Belmont second and third-place finishers Stay Thirsty and Brilliant Speed respectively should be late season contenders with their late running styles that may have compromised them in the Belmont. Santiva, eighth in the Belmont Stakes, may be another late bloomer who will benefit running in races at much more conventional distances than the 1-1/2 mile Belmont Stakes.

There are some other possibilities for some earlier stars to return to racing after not making the Triple Crown. Rebel Stakes (gr. 2) winner The Factor and pre-Derby favorite Uncle Mo are considered likely to return. The Factor has been recovering from minor throat surgery and may start in the Aug. 27 King’s Bishop Stakes (gr. 1) at Saratoga while Uncle Mo continues to recover from a liver ailment that forced to be withdrawn from the Derby at the last hour. There may be another Tiznow out there as well that remains virtually anonymous for the first six months before exploding to success in the later part of 2011. One-time Santa Anita Derby (gr. 1) favorite Jaycito may not be so under the radar, but certainly has the potential for late season success.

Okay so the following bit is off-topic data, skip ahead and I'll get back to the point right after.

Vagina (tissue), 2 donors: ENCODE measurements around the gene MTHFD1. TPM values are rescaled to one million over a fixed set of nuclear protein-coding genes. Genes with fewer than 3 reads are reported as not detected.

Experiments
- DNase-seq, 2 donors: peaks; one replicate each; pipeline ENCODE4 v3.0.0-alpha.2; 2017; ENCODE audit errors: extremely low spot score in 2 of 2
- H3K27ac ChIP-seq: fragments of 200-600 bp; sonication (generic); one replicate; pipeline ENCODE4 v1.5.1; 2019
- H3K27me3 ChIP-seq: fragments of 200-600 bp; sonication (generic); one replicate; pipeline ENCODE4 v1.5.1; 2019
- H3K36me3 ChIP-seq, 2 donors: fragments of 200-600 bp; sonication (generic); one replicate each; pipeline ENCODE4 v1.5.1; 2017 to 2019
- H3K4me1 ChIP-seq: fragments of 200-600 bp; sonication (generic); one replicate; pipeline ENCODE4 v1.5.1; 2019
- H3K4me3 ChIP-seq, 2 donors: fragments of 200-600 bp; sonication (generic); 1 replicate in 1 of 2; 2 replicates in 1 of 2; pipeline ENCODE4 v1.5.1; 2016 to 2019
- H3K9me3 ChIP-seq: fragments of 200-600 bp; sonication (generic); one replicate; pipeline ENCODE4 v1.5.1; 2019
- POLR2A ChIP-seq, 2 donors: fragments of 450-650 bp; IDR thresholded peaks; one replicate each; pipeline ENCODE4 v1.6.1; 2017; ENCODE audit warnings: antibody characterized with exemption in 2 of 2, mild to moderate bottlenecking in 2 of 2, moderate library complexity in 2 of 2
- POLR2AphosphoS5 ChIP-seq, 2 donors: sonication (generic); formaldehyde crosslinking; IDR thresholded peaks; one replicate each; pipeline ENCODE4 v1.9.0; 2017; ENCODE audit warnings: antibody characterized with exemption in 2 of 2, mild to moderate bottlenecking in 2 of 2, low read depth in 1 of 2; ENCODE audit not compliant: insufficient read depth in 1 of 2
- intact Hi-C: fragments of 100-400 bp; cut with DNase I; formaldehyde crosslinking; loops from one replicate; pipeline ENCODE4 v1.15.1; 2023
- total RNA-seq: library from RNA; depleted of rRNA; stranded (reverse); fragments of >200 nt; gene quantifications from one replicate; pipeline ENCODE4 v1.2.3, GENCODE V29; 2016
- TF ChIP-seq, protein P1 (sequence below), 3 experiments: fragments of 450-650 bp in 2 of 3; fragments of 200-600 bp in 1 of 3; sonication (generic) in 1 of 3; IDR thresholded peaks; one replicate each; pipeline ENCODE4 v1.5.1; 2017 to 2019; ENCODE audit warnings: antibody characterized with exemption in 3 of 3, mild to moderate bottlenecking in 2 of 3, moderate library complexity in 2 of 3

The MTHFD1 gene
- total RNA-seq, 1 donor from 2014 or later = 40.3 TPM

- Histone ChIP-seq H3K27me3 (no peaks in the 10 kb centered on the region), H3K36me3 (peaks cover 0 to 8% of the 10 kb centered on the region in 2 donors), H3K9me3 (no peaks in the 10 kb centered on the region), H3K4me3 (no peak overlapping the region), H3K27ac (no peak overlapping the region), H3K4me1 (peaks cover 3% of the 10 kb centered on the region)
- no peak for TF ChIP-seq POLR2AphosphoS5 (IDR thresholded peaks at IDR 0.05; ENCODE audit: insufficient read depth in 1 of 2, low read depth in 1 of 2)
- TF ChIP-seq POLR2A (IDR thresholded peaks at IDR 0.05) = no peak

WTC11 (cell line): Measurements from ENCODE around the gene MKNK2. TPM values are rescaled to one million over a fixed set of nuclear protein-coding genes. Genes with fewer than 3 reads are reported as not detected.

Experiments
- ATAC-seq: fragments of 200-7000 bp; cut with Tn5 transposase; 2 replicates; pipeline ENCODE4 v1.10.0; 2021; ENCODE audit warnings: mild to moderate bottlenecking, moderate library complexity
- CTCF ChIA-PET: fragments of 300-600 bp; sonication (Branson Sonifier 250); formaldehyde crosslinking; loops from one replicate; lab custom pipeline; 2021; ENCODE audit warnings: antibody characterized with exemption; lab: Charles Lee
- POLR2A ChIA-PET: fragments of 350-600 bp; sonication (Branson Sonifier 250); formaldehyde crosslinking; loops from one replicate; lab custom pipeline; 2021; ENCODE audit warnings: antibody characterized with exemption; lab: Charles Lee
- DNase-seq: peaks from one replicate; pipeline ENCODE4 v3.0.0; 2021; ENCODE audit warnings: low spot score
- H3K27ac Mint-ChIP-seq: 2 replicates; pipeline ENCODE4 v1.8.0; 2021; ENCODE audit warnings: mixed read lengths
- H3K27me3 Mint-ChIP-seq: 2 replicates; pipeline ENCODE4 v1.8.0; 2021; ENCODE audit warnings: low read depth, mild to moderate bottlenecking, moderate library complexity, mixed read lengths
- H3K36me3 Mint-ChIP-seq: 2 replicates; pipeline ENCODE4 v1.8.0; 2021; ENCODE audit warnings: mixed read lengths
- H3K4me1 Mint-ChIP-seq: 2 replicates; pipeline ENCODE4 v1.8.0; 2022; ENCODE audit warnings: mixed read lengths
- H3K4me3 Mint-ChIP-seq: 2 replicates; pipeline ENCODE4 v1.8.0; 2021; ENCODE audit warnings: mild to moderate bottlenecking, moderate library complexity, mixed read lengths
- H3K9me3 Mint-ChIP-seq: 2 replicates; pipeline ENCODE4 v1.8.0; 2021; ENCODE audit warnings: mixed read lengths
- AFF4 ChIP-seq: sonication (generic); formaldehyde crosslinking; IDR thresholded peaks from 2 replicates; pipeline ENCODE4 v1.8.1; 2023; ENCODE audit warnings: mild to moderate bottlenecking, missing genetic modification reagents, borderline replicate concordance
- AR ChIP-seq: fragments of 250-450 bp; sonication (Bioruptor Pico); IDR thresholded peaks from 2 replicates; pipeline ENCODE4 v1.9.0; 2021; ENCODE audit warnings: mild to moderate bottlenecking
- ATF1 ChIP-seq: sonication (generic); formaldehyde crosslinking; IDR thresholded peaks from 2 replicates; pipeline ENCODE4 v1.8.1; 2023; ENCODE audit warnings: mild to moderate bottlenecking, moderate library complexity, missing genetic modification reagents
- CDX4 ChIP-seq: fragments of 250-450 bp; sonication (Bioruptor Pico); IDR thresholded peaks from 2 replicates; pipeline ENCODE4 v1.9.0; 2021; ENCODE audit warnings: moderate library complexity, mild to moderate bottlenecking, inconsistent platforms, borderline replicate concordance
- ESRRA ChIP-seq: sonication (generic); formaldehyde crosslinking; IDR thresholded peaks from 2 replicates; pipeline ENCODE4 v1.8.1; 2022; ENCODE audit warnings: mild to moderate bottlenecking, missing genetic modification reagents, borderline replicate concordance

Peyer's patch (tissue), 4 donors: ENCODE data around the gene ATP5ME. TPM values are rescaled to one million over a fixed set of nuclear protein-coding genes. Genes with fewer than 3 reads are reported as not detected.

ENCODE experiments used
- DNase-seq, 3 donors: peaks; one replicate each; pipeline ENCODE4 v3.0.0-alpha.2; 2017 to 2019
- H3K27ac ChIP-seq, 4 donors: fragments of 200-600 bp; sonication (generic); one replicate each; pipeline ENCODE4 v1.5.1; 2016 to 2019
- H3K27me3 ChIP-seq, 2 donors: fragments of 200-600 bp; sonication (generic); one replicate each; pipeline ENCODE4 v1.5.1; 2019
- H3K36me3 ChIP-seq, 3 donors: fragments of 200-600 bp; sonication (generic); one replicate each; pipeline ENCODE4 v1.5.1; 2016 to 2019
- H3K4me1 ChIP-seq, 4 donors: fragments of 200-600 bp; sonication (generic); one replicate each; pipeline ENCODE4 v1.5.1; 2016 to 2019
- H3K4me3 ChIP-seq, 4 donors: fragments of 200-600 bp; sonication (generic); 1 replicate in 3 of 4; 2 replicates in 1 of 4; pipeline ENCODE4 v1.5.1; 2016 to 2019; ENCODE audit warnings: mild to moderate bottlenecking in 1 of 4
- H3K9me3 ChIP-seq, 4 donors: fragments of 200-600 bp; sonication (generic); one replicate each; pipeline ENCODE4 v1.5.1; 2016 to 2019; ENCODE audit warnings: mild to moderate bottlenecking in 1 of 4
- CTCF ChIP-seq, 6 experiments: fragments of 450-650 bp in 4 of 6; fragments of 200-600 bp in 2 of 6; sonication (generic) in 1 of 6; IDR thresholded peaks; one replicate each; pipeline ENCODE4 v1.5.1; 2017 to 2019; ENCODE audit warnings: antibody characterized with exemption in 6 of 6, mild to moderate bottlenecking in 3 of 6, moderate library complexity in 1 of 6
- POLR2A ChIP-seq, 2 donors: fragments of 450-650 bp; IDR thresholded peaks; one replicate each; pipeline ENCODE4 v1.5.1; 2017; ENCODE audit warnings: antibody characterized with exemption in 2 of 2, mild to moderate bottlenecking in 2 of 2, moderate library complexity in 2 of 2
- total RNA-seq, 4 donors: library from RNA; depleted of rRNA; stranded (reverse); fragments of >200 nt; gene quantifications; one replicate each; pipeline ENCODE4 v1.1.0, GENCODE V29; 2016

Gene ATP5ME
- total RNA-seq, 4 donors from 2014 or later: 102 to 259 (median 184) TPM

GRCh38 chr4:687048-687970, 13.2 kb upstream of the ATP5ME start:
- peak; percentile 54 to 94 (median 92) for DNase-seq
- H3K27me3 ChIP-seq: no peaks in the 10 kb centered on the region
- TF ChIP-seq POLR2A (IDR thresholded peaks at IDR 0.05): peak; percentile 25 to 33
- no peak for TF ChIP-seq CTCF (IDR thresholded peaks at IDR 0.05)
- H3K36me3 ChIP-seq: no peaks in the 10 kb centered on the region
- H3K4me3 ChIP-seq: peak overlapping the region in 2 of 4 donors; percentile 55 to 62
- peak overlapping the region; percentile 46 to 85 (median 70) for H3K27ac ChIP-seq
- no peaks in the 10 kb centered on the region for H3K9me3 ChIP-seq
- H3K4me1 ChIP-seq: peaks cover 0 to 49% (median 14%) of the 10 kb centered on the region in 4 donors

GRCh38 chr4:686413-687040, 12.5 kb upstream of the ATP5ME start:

There are certainly plenty of big races left on the racing calendar dispite with the less informed racing fan might think. The Jim Dandy (gr. 2) and Travers are the big races for 3-year-olds at Saratoga and the Haskell Invitational likewise at Monmouth Park. There will be plenty of opportunities for sophomores to take on their older brethren in the Woodward and Jockey Club Gold Cup in the East and the Hollywood Gold Cup, Pacific Classic and Goodwood on the West Coast to name but a few.

There is no doubt that Derby winner Animal Kingdom, Preakness winner Shackleford and Belmont champion Ruler On Ice all have a jump on the field in pursuing the Eclipse Award over all other 3-year-old colts and geldings. But they will likely have to win more than their respective Triple Crown jewels to remain in the race for the championship.